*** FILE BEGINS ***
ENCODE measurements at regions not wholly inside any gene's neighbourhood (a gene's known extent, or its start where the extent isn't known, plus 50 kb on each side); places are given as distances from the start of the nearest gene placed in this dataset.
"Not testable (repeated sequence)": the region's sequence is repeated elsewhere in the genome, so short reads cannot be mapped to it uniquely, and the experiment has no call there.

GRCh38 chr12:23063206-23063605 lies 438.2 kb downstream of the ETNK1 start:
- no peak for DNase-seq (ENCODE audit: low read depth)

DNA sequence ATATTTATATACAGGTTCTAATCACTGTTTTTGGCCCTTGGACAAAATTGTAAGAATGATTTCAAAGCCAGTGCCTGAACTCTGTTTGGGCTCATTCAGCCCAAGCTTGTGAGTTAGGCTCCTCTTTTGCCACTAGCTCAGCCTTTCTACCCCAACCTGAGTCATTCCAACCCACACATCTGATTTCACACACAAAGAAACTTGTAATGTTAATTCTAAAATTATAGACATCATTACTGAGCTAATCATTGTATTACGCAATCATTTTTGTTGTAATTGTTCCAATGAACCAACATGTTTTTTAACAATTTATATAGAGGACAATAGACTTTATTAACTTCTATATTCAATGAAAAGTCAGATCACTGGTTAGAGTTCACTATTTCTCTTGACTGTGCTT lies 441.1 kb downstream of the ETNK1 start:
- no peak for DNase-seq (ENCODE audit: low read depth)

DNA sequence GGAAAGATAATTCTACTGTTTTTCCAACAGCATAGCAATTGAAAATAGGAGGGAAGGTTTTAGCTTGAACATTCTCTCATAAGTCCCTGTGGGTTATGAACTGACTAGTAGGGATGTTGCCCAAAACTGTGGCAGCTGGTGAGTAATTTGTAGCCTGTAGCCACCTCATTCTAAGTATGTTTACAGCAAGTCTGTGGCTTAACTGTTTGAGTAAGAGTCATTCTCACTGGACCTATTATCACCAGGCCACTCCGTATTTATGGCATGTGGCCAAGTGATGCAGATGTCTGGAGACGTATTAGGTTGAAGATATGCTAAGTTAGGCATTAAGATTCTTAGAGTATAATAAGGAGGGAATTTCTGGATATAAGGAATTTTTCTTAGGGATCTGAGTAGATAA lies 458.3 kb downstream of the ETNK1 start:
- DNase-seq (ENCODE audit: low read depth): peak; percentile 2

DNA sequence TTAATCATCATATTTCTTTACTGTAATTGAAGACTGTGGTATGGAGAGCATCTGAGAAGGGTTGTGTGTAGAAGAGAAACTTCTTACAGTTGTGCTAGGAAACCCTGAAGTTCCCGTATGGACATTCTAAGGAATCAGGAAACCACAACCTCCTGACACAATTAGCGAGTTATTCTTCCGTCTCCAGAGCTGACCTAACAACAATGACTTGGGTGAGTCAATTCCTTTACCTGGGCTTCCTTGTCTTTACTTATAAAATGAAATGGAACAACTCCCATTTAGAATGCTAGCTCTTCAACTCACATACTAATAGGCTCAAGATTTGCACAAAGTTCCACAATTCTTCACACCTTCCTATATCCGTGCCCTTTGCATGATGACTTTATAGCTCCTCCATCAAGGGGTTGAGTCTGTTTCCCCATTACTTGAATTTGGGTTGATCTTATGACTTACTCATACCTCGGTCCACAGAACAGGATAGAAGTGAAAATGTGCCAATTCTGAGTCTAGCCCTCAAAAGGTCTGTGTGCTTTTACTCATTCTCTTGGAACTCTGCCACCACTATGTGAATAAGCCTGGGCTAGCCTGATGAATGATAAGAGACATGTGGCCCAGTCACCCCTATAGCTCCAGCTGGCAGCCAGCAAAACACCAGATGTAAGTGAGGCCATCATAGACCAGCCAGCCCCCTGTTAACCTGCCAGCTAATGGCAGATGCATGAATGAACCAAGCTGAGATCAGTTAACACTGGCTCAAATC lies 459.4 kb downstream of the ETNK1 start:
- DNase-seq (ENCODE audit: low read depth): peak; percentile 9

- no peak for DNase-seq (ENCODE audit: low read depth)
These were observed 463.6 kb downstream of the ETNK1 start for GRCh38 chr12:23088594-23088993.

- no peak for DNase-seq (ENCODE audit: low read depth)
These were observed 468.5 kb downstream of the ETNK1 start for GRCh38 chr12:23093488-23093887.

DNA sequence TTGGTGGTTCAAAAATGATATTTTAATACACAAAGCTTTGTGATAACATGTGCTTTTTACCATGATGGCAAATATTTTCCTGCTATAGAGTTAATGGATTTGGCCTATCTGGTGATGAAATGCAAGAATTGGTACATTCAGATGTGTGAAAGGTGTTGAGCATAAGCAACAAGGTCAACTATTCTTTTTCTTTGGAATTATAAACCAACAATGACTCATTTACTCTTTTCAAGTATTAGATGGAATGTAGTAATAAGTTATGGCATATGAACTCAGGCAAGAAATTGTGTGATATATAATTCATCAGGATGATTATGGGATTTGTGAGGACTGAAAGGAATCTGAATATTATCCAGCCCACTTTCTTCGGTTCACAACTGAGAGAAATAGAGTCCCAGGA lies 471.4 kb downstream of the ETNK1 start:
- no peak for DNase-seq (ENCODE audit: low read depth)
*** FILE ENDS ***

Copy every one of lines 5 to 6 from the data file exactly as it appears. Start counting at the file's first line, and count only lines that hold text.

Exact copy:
DNA sequence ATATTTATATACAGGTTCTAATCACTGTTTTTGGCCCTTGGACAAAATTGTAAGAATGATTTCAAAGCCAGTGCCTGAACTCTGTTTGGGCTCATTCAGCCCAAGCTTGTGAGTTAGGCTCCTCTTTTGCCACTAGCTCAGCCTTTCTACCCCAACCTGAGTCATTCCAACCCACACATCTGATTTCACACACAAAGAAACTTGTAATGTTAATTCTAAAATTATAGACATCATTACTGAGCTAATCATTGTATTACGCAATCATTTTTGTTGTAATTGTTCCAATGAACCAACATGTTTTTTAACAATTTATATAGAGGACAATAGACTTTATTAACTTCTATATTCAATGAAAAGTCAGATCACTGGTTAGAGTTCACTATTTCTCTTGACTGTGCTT lies 441.1 kb downstream of the ETNK1 start:
- no peak for DNase-seq (ENCODE audit: low read depth)